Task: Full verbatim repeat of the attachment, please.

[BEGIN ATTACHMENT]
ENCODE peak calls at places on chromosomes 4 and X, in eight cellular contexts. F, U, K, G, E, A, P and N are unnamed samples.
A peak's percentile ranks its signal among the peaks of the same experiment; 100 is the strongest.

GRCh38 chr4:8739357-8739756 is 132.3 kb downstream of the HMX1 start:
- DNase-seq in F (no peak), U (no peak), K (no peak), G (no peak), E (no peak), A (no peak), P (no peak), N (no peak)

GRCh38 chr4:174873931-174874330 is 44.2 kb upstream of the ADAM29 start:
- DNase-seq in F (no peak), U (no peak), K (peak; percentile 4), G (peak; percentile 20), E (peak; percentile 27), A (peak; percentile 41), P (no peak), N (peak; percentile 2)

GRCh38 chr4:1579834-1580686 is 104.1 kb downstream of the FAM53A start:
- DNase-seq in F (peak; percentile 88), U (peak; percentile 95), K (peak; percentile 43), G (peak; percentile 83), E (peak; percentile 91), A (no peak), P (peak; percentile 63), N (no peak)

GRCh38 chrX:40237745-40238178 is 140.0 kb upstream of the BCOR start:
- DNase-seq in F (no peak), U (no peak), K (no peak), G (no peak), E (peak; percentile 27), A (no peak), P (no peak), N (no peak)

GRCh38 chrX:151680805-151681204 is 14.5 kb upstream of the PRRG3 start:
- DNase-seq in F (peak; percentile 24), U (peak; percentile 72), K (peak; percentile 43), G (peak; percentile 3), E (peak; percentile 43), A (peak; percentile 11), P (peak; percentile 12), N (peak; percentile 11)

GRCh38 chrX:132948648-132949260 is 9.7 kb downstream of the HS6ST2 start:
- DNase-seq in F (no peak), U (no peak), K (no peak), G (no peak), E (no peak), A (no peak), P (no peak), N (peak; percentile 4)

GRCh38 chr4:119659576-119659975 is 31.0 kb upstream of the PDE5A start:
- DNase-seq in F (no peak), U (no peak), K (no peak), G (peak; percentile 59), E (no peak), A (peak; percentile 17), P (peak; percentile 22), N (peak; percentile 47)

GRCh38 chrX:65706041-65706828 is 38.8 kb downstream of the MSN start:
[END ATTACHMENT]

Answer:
ENCODE peak calls at places on chromosomes 4 and X, in eight cellular contexts. F, U, K, G, E, A, P and N are unnamed samples.
A peak's percentile ranks its signal among the peaks of the same experiment; 100 is the strongest.

GRCh38 chr4:8739357-8739756 is 132.3 kb downstream of the HMX1 start:
- DNase-seq in F (no peak), U (no peak), K (no peak), G (no peak), E (no peak), A (no peak), P (no peak), N (no peak)

GRCh38 chr4:174873931-174874330 is 44.2 kb upstream of the ADAM29 start:
- DNase-seq in F (no peak), U (no peak), K (peak; percentile 4), G (peak; percentile 20), E (peak; percentile 27), A (peak; percentile 41), P (no peak), N (peak; percentile 2)

GRCh38 chr4:1579834-1580686 is 104.1 kb downstream of the FAM53A start:
- DNase-seq in F (peak; percentile 88), U (peak; percentile 95), K (peak; percentile 43), G (peak; percentile 83), E (peak; percentile 91), A (no peak), P (peak; percentile 63), N (no peak)

GRCh38 chrX:40237745-40238178 is 140.0 kb upstream of the BCOR start:
- DNase-seq in F (no peak), U (no peak), K (no peak), G (no peak), E (peak; percentile 27), A (no peak), P (no peak), N (no peak)

GRCh38 chrX:151680805-151681204 is 14.5 kb upstream of the PRRG3 start:
- DNase-seq in F (peak; percentile 24), U (peak; percentile 72), K (peak; percentile 43), G (peak; percentile 3), E (peak; percentile 43), A (peak; percentile 11), P (peak; percentile 12), N (peak; percentile 11)

GRCh38 chrX:132948648-132949260 is 9.7 kb downstream of the HS6ST2 start:
- DNase-seq in F (no peak), U (no peak), K (no peak), G (no peak), E (no peak), A (no peak), P (no peak), N (peak; percentile 4)

GRCh38 chr4:119659576-119659975 is 31.0 kb upstream of the PDE5A start:
- DNase-seq in F (no peak), U (no peak), K (no peak), G (peak; percentile 59), E (no peak), A (peak; percentile 17), P (peak; percentile 22), N (peak; percentile 47)

GRCh38 chrX:65706041-65706828 is 38.8 kb downstream of the MSN start: